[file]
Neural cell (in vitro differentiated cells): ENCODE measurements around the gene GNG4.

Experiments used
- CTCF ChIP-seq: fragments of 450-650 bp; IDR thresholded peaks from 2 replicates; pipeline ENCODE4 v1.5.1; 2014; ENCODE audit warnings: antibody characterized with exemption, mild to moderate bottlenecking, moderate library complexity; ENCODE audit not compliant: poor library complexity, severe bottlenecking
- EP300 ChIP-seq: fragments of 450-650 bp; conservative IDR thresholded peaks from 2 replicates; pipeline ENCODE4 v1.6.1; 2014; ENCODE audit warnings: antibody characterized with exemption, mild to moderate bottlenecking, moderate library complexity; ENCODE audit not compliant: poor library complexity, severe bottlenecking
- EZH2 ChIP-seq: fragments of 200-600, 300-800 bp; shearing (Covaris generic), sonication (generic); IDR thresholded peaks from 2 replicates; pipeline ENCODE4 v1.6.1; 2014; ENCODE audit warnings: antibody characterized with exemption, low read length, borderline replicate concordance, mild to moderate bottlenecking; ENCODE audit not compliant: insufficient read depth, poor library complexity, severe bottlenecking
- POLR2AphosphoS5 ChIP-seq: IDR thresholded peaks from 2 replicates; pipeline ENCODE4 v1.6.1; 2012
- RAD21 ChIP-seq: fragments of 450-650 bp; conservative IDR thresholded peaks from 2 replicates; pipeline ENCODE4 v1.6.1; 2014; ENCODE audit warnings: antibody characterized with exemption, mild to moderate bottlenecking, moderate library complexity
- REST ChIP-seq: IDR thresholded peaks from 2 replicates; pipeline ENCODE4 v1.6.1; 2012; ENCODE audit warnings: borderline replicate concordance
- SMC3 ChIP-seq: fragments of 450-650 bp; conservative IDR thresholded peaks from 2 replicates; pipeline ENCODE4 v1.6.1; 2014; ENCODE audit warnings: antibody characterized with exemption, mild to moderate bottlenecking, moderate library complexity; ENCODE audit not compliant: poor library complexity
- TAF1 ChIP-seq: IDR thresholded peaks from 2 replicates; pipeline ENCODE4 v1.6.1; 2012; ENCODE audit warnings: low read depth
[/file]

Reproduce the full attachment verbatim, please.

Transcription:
Neural cell (in vitro differentiated cells): ENCODE measurements around the gene GNG4.

Experiments used
- CTCF ChIP-seq: fragments of 450-650 bp; IDR thresholded peaks from 2 replicates; pipeline ENCODE4 v1.5.1; 2014; ENCODE audit warnings: antibody characterized with exemption, mild to moderate bottlenecking, moderate library complexity; ENCODE audit not compliant: poor library complexity, severe bottlenecking
- EP300 ChIP-seq: fragments of 450-650 bp; conservative IDR thresholded peaks from 2 replicates; pipeline ENCODE4 v1.6.1; 2014; ENCODE audit warnings: antibody characterized with exemption, mild to moderate bottlenecking, moderate library complexity; ENCODE audit not compliant: poor library complexity, severe bottlenecking
- EZH2 ChIP-seq: fragments of 200-600, 300-800 bp; shearing (Covaris generic), sonication (generic); IDR thresholded peaks from 2 replicates; pipeline ENCODE4 v1.6.1; 2014; ENCODE audit warnings: antibody characterized with exemption, low read length, borderline replicate concordance, mild to moderate bottlenecking; ENCODE audit not compliant: insufficient read depth, poor library complexity, severe bottlenecking
- POLR2AphosphoS5 ChIP-seq: IDR thresholded peaks from 2 replicates; pipeline ENCODE4 v1.6.1; 2012
- RAD21 ChIP-seq: fragments of 450-650 bp; conservative IDR thresholded peaks from 2 replicates; pipeline ENCODE4 v1.6.1; 2014; ENCODE audit warnings: antibody characterized with exemption, mild to moderate bottlenecking, moderate library complexity
- REST ChIP-seq: IDR thresholded peaks from 2 replicates; pipeline ENCODE4 v1.6.1; 2012; ENCODE audit warnings: borderline replicate concordance
- SMC3 ChIP-seq: fragments of 450-650 bp; conservative IDR thresholded peaks from 2 replicates; pipeline ENCODE4 v1.6.1; 2014; ENCODE audit warnings: antibody characterized with exemption, mild to moderate bottlenecking, moderate library complexity; ENCODE audit not compliant: poor library complexity
- TAF1 ChIP-seq: IDR thresholded peaks from 2 replicates; pipeline ENCODE4 v1.6.1; 2012; ENCODE audit warnings: low read depth